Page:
Reality and states of democracy in France according three Youth Peacebuilders Multipliers

France has been known for its democratic advances. We’ve had the Lumières in the 18th century, leading to the revolution in 1789, and we’ve had a democratic regime for ages (even though there have been backlashes with the 2nd World War).

France relies on what we call ‘representative democracy’. It means that the people do not have direct power, but they delegate this power to representatives that are expected to be trusted. Citizens’ will is expressed through these representatives, who are voting laws and controlling government.

France also is a presidential regime. This means that powers are strictly separated, between the executive, judiciary and legislative. The executive power lies in the hands of the president, who occupies an important place.

Even though France is one of the oldest European democracies (since 1848), there are numerous problems arising, such as the impressive increase of the abstention rate, but also the rise of the far right.

The presidential elections are coming soon (May 2017), it will be a crucial issue.

We will elect our president for a 5 year term. This person represents the whole French people and always has a very important task.

At this point in time, all the candidates are presenting their election campaign. Marine Le Pen, president of the National Front, a far right conservative political party, is one of the leading candidates for the presidency.

With the Trump election in USA and the aversion of the politics, we are really scared of the influence of Marine Le Pen in the French presidential elections. Indeed, her program is really dangerous for European integration, for the minorities, and for many other fields: for the society in general. To give only one example, she recently claimed that she would like to make foreign people pay fees for the school access.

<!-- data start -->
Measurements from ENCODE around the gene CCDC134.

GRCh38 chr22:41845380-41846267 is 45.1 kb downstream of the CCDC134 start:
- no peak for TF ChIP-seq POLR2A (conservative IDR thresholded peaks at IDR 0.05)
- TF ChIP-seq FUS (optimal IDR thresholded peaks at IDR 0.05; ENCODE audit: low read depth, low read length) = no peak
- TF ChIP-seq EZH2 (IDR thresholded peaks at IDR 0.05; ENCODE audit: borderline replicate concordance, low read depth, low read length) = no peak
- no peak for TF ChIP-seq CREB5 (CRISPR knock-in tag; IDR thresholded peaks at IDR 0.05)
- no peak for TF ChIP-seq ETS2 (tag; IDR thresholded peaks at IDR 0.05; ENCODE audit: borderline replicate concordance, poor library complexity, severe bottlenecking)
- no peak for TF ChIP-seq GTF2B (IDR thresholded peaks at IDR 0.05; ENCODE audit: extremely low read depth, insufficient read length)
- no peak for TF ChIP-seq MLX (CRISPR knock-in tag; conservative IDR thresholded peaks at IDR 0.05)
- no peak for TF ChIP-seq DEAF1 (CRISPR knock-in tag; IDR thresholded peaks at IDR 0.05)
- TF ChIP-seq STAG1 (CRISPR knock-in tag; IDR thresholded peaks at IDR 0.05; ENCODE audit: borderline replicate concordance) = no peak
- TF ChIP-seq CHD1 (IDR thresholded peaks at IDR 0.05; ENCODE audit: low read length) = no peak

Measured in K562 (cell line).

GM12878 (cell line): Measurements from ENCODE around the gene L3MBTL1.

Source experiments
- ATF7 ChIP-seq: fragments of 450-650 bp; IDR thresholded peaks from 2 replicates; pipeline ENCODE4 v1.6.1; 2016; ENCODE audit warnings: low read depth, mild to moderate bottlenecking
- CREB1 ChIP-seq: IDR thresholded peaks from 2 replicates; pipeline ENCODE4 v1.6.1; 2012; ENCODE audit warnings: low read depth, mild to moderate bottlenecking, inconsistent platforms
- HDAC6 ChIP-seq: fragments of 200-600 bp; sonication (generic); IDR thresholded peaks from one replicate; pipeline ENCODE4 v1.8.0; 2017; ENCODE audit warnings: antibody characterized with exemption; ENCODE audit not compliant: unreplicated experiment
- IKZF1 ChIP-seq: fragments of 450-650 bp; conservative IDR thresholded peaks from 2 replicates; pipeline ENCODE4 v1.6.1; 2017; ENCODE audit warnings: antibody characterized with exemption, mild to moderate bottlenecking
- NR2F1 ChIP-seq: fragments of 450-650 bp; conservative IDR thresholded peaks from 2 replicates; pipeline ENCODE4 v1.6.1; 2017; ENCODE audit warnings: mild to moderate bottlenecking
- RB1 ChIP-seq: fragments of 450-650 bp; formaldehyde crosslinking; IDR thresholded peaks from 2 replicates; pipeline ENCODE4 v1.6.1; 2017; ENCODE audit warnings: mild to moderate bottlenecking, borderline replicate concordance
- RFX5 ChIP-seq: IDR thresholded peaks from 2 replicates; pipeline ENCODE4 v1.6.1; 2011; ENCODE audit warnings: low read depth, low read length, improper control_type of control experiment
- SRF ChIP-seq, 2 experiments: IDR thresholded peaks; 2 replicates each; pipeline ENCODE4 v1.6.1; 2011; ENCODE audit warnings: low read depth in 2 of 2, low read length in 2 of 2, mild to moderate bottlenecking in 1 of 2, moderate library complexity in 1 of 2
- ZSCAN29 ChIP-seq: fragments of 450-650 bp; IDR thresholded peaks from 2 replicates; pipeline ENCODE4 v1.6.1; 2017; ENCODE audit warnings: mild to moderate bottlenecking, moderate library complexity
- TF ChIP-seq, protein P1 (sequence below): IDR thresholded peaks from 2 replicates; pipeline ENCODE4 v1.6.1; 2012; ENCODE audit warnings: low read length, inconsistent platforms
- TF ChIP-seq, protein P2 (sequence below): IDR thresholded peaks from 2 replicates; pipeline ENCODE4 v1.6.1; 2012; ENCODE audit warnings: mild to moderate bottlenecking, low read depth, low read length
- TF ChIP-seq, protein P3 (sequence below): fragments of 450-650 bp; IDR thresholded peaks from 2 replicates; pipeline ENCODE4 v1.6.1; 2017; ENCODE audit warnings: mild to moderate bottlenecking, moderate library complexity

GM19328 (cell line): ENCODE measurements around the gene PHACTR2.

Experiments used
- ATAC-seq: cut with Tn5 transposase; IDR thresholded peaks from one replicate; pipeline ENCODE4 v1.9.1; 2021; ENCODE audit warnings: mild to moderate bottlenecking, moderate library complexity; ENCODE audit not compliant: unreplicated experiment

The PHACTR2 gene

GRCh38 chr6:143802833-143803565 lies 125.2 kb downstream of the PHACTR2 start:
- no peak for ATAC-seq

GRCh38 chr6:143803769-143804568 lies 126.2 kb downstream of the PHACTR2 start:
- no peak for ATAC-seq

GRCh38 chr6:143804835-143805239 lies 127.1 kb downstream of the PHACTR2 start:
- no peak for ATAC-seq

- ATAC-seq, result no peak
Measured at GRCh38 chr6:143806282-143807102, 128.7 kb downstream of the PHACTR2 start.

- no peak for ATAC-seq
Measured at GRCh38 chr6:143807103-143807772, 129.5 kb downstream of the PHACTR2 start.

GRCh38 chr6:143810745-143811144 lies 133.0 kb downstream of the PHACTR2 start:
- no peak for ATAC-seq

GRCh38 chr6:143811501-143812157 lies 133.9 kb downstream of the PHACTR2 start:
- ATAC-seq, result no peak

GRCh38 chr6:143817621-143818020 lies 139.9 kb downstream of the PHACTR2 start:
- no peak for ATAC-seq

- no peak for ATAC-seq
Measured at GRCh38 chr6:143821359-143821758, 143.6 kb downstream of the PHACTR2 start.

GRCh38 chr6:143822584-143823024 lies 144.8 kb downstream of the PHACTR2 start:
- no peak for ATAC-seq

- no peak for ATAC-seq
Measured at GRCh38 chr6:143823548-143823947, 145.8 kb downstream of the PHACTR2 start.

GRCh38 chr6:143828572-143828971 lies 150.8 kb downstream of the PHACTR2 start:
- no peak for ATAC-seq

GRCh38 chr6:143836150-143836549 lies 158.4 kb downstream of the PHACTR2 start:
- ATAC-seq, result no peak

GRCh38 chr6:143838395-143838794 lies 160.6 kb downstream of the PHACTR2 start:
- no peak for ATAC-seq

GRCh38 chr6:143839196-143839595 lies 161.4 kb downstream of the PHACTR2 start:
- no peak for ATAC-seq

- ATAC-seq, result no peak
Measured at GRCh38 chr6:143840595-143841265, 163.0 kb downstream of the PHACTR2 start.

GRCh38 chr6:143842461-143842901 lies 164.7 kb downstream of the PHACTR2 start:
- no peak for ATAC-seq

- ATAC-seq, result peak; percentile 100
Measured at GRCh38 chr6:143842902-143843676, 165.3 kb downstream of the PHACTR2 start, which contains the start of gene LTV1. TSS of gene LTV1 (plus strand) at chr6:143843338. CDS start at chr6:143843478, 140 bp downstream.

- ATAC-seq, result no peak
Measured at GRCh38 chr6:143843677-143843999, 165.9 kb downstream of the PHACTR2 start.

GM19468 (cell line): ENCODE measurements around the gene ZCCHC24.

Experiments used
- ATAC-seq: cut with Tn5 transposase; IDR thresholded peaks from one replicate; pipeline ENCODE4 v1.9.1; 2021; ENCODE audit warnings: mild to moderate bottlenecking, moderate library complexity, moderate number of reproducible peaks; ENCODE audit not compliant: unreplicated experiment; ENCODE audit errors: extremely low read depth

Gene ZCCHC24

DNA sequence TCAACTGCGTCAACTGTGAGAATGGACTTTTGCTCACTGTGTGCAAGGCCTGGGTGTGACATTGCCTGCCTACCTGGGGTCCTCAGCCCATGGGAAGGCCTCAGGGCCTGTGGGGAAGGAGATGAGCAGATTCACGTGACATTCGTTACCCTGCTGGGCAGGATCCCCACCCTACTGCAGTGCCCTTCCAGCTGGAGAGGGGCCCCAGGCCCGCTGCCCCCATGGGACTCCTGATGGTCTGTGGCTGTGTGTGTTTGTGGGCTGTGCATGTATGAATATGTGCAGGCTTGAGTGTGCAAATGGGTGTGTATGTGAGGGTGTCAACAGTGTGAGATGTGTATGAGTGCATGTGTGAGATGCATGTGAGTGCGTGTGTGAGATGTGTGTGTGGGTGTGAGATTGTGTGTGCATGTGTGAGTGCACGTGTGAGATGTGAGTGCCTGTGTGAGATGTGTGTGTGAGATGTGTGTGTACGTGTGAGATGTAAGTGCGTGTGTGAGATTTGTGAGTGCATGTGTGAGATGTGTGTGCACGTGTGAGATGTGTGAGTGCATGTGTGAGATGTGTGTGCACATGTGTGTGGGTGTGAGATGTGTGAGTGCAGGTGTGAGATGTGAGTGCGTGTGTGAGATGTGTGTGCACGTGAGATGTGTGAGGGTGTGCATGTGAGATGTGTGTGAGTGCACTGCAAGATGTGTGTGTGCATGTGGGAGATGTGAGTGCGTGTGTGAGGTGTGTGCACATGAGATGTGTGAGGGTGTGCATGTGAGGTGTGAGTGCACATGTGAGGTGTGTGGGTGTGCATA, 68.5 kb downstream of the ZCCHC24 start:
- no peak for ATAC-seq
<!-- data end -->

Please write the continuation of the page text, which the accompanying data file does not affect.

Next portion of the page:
One of the main challenges of the 2017 elections is to stop far right progression and to reduce the abstention rate. We do not want to find ourselves in a similar situation as in the year 2002, when Jean Marie Le Pen, at the time president of the National Front, reached the second elections’ turn. There was a strong mobilisation to say NO to Jean Marie Le Pen. Let’s hope that, if the same events were to happen again in 2017, the outcome would not change.

On the other hand, we are also wondering if the candidates are legitimate to lead us. We are dealing with many democracy issues.

The under-representation in politics of minorities and women is striking, as well as the inefficiency of public politics. Scandals are also recurrent.

Recently, the Republican candidate for presidency, Francois Fillion, was accused of having created a fiction job for his wife. A scandal which clearly questions his legitimacy. Still, he is still running for elections. Added to that, recurrent cases of sexual harassment and rape from male political leaders towards female colleagues.

Therefore, citizens are mostly feeling far away from the politics. They are losing interest and don’t vote. It is particularly dangerous in this climate.

As a young French people, we are particularly preoccupied by the politics in our country. We think it is important for the youth to be involved more in the political field. We can have a huge impact on the decision-making and can bring something new. Let’s not forget about that !

During our talks, we were on the same page about some cultural facts like French people eating snails. We were also agreed about France society having various cultural background(s) and still feeling French. That point can also be a serious issue in our country. We came to realize this point in a funny way : we were representing the diveristy and we realise that we draw different unit all side by side and not mixed.

There were also some facts about which we did not have the same opinion. For example, despite France having a strong democratical history, French have they “civilian culture” ? Is civic education should be stronger or is it enough?